Needless to say, these workers join the menial and hazardous jobs as sewage cleaners, construction workers, domestic maids, rickshaw pullers, car cleaners, roadside vendors, hawkers, car cleaners, factory workers, etc which form the booming unorganized sector. Starting from housing problems to health and food security they face all the adversities of life in the new cities they have migrated to in search of a ‘decent’ living standards.

But at what cost? In terms of the economy, these migrant workers effectively “subsidized” our pay. Consider our case study from earlier, Mr. Mallik, or all of the “safaiwalas.” They are all hired by the contractor, a third-party service provider with a relationship to the local welfare societies. The monthly payments made by the inhabitants cover the cost of these services as well as the salaries of the plumbers, security guards, and safaiwals, among others. We used to pay a guard between eight and ten thousand rupees a month. In the organized sector, the Pay Level 4 salary range is as follows: Rs 25,500 to Rs 81,100. Based on the government-approved scale, residents are required to contribute far more than what they do now. Put another way, those like Mr. Mallik are subsidizing us and we are the “beneficiaries” of the privatization.

They are forced to live in slums due to the high expense of living in cities, where they are subjected to additional risks such as open drainage, a lack of power and water, infections, and other problems.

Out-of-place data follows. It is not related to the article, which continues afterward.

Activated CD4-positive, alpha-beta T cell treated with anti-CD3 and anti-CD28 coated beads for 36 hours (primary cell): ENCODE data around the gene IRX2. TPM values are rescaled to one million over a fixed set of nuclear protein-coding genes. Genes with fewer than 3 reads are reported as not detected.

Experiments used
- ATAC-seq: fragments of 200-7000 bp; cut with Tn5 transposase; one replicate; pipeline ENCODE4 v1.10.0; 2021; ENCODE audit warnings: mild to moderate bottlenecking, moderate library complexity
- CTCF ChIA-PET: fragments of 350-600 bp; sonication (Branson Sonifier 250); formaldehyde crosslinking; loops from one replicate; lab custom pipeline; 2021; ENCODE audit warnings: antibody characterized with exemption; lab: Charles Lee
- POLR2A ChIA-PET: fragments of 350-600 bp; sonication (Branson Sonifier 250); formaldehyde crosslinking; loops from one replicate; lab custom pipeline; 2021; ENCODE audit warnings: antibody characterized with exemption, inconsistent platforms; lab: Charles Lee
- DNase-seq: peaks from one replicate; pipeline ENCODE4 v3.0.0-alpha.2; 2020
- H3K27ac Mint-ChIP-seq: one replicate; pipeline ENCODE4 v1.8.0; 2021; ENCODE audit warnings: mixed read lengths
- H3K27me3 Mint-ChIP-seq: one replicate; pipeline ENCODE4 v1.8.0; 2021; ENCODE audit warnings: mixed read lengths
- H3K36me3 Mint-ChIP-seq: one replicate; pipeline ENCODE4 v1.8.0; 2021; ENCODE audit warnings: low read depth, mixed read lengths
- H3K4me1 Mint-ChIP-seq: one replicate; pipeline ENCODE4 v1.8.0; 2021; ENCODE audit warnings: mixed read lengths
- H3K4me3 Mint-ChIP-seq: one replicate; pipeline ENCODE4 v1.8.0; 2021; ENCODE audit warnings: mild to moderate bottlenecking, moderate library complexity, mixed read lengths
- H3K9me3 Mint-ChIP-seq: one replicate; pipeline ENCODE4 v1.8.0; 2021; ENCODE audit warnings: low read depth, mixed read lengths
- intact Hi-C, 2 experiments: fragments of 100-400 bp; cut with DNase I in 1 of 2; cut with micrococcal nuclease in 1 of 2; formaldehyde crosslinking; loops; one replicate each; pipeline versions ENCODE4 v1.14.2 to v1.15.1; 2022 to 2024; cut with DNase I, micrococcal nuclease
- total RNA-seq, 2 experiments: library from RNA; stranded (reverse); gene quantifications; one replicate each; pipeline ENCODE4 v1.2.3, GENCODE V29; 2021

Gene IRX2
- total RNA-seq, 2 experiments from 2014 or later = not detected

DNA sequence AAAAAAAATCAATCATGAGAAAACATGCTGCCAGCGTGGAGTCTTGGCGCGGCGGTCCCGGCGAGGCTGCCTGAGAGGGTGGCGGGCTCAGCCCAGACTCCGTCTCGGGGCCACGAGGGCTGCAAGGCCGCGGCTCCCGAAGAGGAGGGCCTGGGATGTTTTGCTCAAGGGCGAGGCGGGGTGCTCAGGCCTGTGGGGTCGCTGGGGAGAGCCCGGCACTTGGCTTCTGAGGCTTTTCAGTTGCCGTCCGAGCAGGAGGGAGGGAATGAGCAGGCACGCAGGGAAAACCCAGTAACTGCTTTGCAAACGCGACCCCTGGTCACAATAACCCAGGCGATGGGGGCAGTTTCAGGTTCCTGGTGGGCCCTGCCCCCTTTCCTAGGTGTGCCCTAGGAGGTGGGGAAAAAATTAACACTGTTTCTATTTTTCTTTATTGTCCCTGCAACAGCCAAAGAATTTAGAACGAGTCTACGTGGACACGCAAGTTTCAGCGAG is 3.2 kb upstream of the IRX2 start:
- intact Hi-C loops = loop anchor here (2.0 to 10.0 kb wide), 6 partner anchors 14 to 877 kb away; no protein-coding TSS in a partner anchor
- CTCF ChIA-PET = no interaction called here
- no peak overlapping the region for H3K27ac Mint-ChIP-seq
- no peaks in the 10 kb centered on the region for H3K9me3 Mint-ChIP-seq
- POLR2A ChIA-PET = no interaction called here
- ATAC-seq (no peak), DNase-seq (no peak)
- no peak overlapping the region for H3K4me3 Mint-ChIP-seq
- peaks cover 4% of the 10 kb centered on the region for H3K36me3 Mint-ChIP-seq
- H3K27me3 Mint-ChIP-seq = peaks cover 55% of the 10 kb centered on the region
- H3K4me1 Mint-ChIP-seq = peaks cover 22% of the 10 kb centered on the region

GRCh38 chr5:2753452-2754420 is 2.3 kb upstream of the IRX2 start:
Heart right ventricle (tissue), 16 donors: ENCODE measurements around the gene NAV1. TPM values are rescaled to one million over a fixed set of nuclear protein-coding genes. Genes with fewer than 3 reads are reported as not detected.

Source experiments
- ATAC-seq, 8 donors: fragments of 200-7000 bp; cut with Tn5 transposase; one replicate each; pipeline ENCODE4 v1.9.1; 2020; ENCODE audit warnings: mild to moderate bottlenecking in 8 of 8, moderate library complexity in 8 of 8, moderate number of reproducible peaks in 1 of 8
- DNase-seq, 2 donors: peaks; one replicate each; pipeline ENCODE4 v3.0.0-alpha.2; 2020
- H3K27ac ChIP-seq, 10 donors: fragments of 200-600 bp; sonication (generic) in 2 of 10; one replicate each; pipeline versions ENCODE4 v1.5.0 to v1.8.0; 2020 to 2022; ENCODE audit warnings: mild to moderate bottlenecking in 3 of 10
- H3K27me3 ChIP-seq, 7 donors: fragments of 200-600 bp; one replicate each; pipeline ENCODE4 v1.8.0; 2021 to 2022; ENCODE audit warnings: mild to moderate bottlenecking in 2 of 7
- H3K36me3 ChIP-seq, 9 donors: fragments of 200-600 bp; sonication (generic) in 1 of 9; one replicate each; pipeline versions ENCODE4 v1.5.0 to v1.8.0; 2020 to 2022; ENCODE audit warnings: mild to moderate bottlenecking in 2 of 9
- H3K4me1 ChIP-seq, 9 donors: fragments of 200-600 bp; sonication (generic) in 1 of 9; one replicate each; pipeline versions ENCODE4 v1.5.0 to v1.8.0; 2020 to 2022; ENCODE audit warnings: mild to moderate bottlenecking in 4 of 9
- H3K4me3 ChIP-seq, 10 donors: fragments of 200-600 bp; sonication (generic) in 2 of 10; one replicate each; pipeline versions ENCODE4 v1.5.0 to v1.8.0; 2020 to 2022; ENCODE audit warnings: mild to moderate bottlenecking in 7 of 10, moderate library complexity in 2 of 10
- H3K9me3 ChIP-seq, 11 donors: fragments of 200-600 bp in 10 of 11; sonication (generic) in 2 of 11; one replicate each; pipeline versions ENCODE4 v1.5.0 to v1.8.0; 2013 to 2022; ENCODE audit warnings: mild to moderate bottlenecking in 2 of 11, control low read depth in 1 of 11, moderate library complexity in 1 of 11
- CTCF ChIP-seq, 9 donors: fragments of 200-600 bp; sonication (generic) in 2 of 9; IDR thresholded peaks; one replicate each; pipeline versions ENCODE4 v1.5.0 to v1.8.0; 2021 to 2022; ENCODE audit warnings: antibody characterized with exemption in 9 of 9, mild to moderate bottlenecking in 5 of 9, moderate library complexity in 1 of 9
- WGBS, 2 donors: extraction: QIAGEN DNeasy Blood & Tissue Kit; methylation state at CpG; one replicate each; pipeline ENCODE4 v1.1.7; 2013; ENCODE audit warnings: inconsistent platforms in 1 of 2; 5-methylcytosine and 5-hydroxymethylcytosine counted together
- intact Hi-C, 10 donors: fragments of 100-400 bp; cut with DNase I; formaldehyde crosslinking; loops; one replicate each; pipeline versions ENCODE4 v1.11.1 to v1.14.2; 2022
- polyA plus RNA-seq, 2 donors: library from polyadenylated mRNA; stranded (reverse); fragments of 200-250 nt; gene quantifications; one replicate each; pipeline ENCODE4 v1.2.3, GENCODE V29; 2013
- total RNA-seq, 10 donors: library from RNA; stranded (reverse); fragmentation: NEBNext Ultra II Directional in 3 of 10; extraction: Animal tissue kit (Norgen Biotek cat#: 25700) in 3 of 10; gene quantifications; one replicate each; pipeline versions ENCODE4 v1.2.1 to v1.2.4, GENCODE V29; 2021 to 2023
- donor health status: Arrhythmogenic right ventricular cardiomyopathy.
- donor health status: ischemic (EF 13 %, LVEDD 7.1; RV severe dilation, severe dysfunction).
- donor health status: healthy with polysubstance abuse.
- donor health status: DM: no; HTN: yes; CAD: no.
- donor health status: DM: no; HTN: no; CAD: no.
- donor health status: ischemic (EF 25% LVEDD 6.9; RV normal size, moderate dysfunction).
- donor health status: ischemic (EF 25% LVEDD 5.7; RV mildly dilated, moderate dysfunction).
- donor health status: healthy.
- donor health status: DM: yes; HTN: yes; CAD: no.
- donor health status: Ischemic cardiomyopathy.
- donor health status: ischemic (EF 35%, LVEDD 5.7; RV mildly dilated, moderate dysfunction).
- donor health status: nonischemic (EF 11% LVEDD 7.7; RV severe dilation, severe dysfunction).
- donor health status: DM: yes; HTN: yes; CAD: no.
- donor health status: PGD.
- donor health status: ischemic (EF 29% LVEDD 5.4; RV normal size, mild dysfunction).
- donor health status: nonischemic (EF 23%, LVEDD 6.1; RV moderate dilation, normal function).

They are also excluded from any advantages and social security. Technical obstacles prevent some of them from taking advantage of the various benefits of such programs and provisions, even if they are able to obtain their Adhar cards—the prerequisite for being eligible as beneficiaries for public provisions.

For these migrant workers, who are already perplexed concerning their new life as migrant workers, establishing their identification as APL card holders becomes a tremendous task.

Even though they have helped the city’s economy grow, they are still seen as the undesirable population and are held responsible for the dirty metropolis. Although their contribution to carbon emissions is almost minimal, they are held accountable by the wealthy for being the city’s polluters and suffer the most as a result of carbon emissions.

The enormous flow of migrant workers returning to their hometowns during COVID-19 exposed the widespread predicament of migrant workers. The coronavirus epidemic has made the serious shortcomings in the country’s policies clear to us.

Individuals like Mr. Mallick continue to fade away unacknowledged, draining their last drop of blood to support the prosperous growth of bourgeois. The exploitation continues as another migrant worker takes his position.

Dr Trishna Sarkar, Asst Prof, Dept of Economics, Dr BhimRao Ambedkar College, University of Delhi.